What happens if I open a 529 plan in one state and then move to another state?
Answer: Essentially, nothing happens if you have a college savings plan. But most prepaid tuition plans require that either the account owner or the beneficiary be a resident of the state operating the plan. So if you move to another state, you may have to cash in the prepaid tuition plan.
If you have a college savings plan, you can simply leave the account open and keep contributing to it. Alternatively, you can switch 529 plans by rolling over the assets from that plan to a new 529 plan. You can keep the same beneficiary when you do the rollover (under IRS rules, you’re allowed one 529 plan same-beneficiary rollover once every 12 months), but check the details of each plan for any potential restrictions. If you decide to stay with your original 529 plan, just remember that your new state might limit any potential 529 plan tax benefits to residents who participate in the in-state plan.
529 plan assets surpass $230 billion
Assets in 529 college savings plans reached $231.9 billion in the first quarter of 2015, a 10.1% increase over the first quarter of 2014. (Source: www.savingforcollege.com, June 11, 2015)
Note: Investors should consider the investment objectives, risks, charges, and expenses associated with 529 plans before investing. More information about 529 plans is available in each issuer’s official statement, which should be read carefully before investing. Also consider whether your state offers a 529 plan that provides residents with favorable state tax benefits. As with other investments, there are generally fees and expenses associated with participation in a 529 savings plan. There is also the risk that the investments may lose money or not perform well enough to cover college costs as anticipated.
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This article is meant to be general in nature and should not be construed as investment or financial advice related to your personal situation. Waddell & Reed does not provide legal or tax advice. This information is prepared by an independent third party, Broadridge Investor Communication Solutions, Inc. and is provided for informational and educational purposes only. Waddell & Reed believes the information has been obtained from sources considered to be reliable, but does not guarantee the accuracy of the information provided. This information is not meant to be a complete summary or statement of all available data necessary for making financial or investment decisions and does not constitute a recommendation. Please consult with a tax professional regarding your personal situation prior to making any financial related decisions. Also note that the information provided may include references to concepts that have legal, accounting and tax implications. It is not to be construed as legal, accounting or tax advice, and is provided as general information to you to assist in understanding the issues discussed. Neither Waddell & Reed, Inc., nor its Financial Advisors give tax, legal, or accounting advice. Nothing contained herein is intended as a solicitation or an offer to buy or sell any product or service mentioned and they may not be suitable for all investors.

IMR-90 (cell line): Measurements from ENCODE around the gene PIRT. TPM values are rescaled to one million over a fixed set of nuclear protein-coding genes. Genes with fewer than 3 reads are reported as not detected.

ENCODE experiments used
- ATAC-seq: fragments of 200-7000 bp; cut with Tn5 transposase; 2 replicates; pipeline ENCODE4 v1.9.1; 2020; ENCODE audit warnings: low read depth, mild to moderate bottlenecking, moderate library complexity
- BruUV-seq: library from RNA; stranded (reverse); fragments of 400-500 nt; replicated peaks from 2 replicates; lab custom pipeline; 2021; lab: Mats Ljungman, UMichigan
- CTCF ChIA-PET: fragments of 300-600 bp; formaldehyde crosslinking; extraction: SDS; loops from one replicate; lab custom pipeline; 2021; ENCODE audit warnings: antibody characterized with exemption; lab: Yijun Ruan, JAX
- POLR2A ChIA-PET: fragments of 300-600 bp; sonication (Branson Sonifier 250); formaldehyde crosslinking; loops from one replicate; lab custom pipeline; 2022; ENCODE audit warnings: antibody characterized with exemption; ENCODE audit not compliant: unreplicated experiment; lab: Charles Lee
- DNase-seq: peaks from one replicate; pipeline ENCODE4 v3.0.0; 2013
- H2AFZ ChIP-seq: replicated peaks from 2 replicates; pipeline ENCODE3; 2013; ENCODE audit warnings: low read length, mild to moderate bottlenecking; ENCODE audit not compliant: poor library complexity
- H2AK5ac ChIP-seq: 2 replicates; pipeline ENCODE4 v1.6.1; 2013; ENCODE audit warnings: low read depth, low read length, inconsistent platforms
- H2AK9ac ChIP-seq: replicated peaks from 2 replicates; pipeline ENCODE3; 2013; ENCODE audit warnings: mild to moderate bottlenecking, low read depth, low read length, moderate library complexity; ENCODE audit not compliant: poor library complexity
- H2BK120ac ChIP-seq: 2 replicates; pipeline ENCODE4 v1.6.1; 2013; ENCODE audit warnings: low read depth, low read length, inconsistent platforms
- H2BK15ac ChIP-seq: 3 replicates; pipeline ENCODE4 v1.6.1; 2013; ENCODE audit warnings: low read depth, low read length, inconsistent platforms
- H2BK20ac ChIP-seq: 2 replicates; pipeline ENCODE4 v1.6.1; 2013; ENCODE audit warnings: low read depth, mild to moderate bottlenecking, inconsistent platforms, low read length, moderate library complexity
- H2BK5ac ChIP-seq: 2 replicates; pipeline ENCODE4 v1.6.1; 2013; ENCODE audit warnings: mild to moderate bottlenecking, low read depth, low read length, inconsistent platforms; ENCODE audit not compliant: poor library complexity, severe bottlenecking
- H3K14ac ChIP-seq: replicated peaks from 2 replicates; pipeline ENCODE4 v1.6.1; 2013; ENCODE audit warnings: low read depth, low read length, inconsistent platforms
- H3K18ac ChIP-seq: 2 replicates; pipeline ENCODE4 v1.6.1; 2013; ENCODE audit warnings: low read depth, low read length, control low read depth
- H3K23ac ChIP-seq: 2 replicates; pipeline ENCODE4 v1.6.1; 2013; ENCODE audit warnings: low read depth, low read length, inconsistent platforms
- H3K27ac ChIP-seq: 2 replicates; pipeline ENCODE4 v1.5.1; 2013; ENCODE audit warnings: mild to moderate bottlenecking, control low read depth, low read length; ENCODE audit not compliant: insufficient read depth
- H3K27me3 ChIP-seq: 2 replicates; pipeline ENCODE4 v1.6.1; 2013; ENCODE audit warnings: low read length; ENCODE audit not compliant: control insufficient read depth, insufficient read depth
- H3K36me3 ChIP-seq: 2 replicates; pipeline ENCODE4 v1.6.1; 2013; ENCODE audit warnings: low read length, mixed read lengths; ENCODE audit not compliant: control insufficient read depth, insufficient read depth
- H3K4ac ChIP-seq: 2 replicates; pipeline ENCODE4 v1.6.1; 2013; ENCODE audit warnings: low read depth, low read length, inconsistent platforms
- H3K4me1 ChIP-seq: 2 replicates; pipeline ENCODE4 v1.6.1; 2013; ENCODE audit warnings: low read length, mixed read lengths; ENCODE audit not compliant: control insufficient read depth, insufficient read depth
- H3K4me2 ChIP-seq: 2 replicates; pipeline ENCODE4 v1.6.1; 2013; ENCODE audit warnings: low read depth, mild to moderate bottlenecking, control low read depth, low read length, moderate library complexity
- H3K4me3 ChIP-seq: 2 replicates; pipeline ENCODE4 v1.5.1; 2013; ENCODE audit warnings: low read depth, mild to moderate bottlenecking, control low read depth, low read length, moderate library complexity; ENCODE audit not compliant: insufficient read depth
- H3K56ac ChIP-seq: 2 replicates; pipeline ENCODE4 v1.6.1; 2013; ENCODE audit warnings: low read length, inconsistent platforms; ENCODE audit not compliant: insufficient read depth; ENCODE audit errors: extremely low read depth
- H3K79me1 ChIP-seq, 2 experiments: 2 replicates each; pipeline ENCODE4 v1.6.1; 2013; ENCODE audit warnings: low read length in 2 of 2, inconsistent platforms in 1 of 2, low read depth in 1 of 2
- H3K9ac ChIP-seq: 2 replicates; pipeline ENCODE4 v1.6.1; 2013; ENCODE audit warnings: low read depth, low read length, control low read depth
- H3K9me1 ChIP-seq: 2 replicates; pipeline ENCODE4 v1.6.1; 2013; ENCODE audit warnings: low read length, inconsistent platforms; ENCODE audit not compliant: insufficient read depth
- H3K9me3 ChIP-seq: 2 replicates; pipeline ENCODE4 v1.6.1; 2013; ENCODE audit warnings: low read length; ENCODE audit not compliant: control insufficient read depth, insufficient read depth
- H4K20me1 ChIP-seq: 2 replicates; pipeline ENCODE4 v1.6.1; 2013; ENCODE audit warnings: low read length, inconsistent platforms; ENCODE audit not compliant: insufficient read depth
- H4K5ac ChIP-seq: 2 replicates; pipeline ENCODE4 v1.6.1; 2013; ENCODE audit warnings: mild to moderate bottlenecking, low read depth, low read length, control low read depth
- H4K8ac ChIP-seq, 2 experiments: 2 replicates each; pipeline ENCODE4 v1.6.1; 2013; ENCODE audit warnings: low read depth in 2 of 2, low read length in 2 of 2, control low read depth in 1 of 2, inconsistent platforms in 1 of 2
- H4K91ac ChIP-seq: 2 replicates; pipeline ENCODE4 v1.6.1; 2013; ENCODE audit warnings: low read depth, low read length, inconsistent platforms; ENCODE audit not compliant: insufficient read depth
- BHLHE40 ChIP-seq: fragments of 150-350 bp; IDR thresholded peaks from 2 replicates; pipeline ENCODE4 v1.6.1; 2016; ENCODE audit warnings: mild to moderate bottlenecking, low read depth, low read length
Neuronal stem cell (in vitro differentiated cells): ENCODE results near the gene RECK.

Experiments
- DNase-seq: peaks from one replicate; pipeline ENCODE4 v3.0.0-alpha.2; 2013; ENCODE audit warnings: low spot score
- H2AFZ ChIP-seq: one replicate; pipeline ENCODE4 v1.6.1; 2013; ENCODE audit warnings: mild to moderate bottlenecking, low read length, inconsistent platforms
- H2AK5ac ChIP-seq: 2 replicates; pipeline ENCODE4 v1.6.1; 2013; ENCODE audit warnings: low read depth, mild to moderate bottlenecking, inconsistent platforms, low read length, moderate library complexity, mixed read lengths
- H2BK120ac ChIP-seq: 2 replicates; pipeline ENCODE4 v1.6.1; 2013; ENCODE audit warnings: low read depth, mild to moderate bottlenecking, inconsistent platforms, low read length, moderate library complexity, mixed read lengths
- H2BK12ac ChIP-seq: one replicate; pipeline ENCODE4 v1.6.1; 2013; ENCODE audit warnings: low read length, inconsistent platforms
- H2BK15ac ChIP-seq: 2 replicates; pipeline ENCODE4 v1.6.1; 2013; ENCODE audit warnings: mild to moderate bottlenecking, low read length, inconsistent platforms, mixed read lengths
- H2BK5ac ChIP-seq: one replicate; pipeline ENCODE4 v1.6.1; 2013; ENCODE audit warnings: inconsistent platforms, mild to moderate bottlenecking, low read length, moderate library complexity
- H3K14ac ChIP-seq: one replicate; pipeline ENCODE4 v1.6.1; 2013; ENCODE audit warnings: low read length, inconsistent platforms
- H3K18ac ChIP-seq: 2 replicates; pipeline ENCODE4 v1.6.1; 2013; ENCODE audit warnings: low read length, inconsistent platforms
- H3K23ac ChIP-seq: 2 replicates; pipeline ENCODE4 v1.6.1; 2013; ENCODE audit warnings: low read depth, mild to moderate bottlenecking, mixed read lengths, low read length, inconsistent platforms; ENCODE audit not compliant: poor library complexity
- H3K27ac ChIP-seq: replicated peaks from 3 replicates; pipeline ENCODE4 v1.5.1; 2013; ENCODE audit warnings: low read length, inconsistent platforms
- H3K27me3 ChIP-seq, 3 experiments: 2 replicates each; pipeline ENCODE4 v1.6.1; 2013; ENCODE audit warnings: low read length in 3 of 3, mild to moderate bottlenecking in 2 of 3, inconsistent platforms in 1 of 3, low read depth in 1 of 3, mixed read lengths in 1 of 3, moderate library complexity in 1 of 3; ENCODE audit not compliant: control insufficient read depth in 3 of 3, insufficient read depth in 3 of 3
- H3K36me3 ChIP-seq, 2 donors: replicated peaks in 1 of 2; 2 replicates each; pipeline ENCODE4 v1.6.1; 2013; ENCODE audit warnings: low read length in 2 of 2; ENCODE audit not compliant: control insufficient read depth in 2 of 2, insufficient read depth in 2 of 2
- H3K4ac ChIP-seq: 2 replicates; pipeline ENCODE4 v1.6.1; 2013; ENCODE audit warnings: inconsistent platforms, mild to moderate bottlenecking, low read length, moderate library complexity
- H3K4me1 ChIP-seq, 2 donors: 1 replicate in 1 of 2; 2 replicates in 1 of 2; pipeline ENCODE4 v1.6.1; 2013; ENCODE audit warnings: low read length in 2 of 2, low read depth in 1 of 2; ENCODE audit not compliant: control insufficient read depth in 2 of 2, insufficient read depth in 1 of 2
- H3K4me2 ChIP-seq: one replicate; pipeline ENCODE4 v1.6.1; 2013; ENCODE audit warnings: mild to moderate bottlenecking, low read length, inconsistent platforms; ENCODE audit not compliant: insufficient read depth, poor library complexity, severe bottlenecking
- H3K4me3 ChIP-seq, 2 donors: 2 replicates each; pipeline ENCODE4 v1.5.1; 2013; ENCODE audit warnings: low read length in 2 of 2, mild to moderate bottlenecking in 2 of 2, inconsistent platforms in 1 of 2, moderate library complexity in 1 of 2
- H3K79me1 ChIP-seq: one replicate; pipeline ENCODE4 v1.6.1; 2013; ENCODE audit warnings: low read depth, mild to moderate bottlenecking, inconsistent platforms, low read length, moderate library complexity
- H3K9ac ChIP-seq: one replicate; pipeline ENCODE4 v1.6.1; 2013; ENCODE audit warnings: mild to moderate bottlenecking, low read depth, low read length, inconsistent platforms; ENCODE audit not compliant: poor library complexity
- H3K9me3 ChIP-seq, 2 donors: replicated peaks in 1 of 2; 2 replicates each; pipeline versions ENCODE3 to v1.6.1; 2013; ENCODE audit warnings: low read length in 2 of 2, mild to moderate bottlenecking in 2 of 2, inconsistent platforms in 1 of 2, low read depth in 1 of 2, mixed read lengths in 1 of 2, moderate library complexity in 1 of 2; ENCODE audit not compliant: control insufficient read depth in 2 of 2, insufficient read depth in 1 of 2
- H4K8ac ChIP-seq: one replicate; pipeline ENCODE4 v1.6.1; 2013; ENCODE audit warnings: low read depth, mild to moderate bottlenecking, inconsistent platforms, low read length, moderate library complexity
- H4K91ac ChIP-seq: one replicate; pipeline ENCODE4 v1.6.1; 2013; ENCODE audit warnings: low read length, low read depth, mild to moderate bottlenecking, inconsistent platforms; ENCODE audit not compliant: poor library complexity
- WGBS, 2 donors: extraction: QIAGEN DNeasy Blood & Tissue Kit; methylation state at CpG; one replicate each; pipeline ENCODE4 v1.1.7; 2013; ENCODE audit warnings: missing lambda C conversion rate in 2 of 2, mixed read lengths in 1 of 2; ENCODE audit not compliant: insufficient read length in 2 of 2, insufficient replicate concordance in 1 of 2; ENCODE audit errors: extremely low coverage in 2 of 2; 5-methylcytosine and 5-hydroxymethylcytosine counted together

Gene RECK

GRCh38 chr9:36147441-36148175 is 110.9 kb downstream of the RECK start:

Duane Silbernagel is a Financial Advisor in Lincoln City, Oregon offering securities through Waddell & Reed, Inc., Member FINRA and SIPC. He can be reached at (541) 614-1322 or via email at DSilbernagel@wradvisors.com.